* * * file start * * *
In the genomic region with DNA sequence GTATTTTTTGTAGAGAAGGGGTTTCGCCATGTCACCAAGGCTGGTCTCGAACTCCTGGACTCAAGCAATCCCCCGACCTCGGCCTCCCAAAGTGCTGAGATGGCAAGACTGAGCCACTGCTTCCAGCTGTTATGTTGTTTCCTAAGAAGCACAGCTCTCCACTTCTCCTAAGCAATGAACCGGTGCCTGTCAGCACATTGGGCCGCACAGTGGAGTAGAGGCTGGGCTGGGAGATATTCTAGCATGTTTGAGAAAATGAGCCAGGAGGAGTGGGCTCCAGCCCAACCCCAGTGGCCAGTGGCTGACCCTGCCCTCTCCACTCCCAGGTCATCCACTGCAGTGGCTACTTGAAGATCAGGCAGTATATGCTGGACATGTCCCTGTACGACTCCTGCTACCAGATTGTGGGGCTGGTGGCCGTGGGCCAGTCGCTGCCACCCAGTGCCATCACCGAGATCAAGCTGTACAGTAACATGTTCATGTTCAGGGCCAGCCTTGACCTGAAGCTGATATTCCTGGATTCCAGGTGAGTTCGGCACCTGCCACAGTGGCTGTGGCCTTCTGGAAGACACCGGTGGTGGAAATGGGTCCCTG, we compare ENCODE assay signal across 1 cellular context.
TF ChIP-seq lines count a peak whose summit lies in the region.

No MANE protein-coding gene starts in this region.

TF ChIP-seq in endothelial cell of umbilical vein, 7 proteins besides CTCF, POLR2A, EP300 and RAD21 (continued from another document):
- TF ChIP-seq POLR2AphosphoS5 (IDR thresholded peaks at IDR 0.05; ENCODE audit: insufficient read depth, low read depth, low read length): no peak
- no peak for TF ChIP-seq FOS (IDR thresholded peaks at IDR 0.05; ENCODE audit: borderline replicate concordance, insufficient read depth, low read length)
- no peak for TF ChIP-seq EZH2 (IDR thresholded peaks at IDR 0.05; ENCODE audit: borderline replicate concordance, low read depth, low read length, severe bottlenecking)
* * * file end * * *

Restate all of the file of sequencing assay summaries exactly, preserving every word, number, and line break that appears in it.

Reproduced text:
In the genomic region with DNA sequence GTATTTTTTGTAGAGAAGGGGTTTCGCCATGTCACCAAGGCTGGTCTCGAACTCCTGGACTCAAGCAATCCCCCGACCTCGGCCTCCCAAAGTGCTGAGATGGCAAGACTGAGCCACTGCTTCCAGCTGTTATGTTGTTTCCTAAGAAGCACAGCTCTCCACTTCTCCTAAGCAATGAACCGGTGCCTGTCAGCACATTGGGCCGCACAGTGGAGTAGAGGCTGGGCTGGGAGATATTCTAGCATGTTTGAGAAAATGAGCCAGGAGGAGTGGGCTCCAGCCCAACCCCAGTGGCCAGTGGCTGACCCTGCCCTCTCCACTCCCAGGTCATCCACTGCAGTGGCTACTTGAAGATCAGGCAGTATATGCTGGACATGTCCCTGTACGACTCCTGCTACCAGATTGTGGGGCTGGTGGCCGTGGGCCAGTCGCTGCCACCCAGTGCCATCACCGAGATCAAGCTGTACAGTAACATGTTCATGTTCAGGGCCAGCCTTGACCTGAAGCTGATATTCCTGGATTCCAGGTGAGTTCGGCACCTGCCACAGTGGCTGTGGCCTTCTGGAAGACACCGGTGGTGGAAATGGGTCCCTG, we compare ENCODE assay signal across 1 cellular context.
TF ChIP-seq lines count a peak whose summit lies in the region.

No MANE protein-coding gene starts in this region.

TF ChIP-seq in endothelial cell of umbilical vein, 7 proteins besides CTCF, POLR2A, EP300 and RAD21 (continued from another document):
- TF ChIP-seq POLR2AphosphoS5 (IDR thresholded peaks at IDR 0.05; ENCODE audit: insufficient read depth, low read depth, low read length): no peak
- no peak for TF ChIP-seq FOS (IDR thresholded peaks at IDR 0.05; ENCODE audit: borderline replicate concordance, insufficient read depth, low read length)
- no peak for TF ChIP-seq EZH2 (IDR thresholded peaks at IDR 0.05; ENCODE audit: borderline replicate concordance, low read depth, low read length, severe bottlenecking)